Another of the jewels comprising this inimitable structure are the gardens, which appear to be a close union of ancient and modern, melding archeological settlements and contemporary works, with the whole thing framed in a vision of the infinite that has no equal in similar historical gardens in Italy. The Gardens of the Venaria Reale are a fitting accompaniment for this imposing complex. The 17th century plan had envisaged the creation of an “Italian garden” divided into three levels, full of sculptures and decorative arts represented by the Citroniera, the Theater Loggia, the Fountain of Hercules, the Temple of Diana and the approximately four hundred busts, bas reliefs, statues and telamons. In the early 1700s the layout of the gardens was redone according to the canons of the “French Garden”, the previous structure being demolished to achieve a new look with a one and a half kilometer extension, comparable to that of the Grand Canal at Versailles. Then, with the Napoleonic occupation in 1798, the gardens too went into a slow decline until well into the 20th century, so of the area’s ninety hectares most of it had fallen into such a state of ruin that it was impossible to even make out the original shape. So much for the past.

Now let us turn to the present. In 2000 this Royal Hunting park, which had been named Venatio Regia and then Venaria Reale, began to undergo restoration. And what was done was an actual reconstruction of “a landscape”. The course of the paths, the different levels, the embankments, the treelined avenues, the outlines of the islands of greenery and woods were restored in accordance with the remaining signs still visible through the years. Similarly, marble artefacts and decorations were brought to light and restored. At the same time the area of the Great Fishpond in the “Lower Park” was made accessible with contemporary art by the maestro Giuseppe Penone in the “Fluid Sculpture Garden”, along with the 17th century archeological structures of the Fountain of Hercules and the Temple of Diana, the English garden areas, the Flower and Rose gardens, the wooded area, as well as the restored Gran Parterre south of the Reggia.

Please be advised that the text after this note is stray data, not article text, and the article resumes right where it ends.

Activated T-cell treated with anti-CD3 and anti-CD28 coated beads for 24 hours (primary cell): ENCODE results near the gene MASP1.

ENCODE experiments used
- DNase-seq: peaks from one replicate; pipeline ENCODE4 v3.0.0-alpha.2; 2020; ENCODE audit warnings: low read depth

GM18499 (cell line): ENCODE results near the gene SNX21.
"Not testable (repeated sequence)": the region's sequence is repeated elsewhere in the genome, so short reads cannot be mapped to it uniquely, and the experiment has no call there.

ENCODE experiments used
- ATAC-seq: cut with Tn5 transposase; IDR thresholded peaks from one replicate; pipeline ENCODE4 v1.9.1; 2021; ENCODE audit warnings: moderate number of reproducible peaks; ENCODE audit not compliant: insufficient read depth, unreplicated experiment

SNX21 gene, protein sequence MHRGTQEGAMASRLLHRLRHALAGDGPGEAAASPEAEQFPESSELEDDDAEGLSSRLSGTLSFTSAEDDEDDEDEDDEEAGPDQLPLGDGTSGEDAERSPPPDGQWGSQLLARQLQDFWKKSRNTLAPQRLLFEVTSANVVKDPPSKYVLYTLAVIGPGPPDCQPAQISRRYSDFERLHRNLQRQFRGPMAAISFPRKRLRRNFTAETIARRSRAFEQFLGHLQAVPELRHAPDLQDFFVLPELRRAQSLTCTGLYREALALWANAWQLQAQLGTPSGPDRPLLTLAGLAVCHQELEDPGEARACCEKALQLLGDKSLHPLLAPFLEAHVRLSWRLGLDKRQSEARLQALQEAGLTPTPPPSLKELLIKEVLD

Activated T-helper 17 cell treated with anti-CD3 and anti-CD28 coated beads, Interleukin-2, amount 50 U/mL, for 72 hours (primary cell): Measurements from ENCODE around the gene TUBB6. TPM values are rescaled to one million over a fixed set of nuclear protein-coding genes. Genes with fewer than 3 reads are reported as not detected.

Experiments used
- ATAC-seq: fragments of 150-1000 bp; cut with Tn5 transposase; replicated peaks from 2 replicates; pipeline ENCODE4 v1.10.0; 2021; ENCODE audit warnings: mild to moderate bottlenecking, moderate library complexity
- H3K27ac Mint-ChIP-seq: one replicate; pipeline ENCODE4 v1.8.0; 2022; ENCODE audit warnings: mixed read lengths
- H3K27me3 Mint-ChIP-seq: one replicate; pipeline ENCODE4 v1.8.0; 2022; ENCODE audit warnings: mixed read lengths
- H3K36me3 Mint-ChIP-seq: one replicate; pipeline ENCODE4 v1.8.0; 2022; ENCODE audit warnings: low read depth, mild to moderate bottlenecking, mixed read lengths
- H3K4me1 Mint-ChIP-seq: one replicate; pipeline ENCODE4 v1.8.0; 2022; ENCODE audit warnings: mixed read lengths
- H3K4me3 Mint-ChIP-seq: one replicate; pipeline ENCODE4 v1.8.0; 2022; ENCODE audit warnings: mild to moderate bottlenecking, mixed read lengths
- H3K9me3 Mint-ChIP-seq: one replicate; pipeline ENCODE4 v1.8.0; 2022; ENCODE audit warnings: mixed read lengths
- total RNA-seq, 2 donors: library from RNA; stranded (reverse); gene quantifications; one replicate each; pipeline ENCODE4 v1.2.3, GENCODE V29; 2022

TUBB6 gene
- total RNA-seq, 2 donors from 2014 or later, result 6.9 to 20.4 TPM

The numbers connected to this complex are astonishing: a total surface area of the Reggia of 80,000 square meters; 145,000 square meters of plasterwork; 25,000 square meters of internal paving; 1,000 square meters of frescoes; 11 kilometers of decorative cornices; 1 kilometer of balustrades. The Park’s boundary wall measures 35 kilometers and the visitors’ trail is no less than a kilometer and a half long. Moreover, the approximately 9,000 square meters of Alfieri’s ex-horse-stables in the Reggia are now turned over to the Centro per la Conservazione e il Restauro (Restoration and Preservation Center).

Finally, the Reggia has also become an important focal point for cultural activities with shows, concerts, exhibitions and events of a high international standard.